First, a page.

John Anderson's campaign filed enough signatures yesterday to get on the Arizona ballot, but by falling 27 signatures short in New Hampshire missed fulfilling ballot requirements in all 50 states.

Anderson also won a court victory putting him on the ballot in North Carolina.

The independent presidential candidate, who was boning up for Sunday's debate with Ronald Reagan, announced in Washington that his campaign had met ballot requirements in Arizona and New Hampshire and expected to be on the ballot everywhere in November. "Our success marks a milestone in American political history," he said.

But when his workers dropped off their petitions at the New Hampshire Statehouse in Concord, they were found 27 short of the 1,000 needed to get him on the ballot.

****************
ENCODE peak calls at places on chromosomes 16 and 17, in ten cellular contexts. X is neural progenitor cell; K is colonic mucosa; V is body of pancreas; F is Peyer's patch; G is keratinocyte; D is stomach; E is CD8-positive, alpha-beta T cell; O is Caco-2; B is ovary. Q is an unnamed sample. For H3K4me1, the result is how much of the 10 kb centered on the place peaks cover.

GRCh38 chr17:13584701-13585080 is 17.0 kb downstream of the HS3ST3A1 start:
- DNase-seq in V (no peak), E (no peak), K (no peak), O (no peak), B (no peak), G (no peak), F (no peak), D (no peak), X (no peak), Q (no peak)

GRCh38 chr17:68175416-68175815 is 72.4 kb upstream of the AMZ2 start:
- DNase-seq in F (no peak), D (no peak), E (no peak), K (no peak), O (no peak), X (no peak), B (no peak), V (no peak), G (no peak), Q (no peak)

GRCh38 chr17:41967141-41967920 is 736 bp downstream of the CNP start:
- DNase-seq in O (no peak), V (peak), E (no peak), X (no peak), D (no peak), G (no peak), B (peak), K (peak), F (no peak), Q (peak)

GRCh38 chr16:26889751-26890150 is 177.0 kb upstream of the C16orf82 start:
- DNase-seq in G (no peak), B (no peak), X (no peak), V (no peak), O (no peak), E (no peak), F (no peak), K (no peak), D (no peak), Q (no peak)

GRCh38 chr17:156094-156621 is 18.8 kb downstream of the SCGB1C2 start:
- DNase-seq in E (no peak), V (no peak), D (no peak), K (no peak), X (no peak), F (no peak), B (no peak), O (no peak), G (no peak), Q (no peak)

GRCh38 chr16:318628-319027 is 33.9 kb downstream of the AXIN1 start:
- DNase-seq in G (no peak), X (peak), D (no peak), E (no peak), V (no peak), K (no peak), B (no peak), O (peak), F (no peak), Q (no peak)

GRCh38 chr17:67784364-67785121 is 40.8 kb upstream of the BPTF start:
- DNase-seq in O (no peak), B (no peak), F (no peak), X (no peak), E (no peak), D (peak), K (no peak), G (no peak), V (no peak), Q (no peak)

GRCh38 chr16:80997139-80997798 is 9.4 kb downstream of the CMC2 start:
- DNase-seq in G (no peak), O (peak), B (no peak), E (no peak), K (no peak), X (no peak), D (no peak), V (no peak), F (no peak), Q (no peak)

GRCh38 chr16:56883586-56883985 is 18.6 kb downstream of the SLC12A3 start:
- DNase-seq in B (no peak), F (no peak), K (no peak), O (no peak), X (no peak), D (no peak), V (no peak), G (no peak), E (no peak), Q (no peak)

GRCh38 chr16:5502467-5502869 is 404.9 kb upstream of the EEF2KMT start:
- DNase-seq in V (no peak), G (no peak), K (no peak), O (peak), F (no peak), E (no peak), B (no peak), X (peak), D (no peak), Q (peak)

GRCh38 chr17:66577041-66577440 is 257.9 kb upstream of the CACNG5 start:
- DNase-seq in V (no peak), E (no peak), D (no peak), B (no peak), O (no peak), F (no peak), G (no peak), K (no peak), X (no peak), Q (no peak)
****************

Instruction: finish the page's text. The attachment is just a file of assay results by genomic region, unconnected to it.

Anderson can still meet the requirement, however, because the deadline to register an independent candidacy in New Hampshire is Sept. 24.

Thirty-four states and the District of Columbia with a total of 361 Electoral College votes have certified Anderson as a candidate.

Only in Carter's home state of Georgia is there a pending legal battle, in which lawyers for the Anderson Campaign are fighting attempts by state officials to deny certification.

About 2 million people have signed petitions since Anderson announced he was running as an independent last April 24.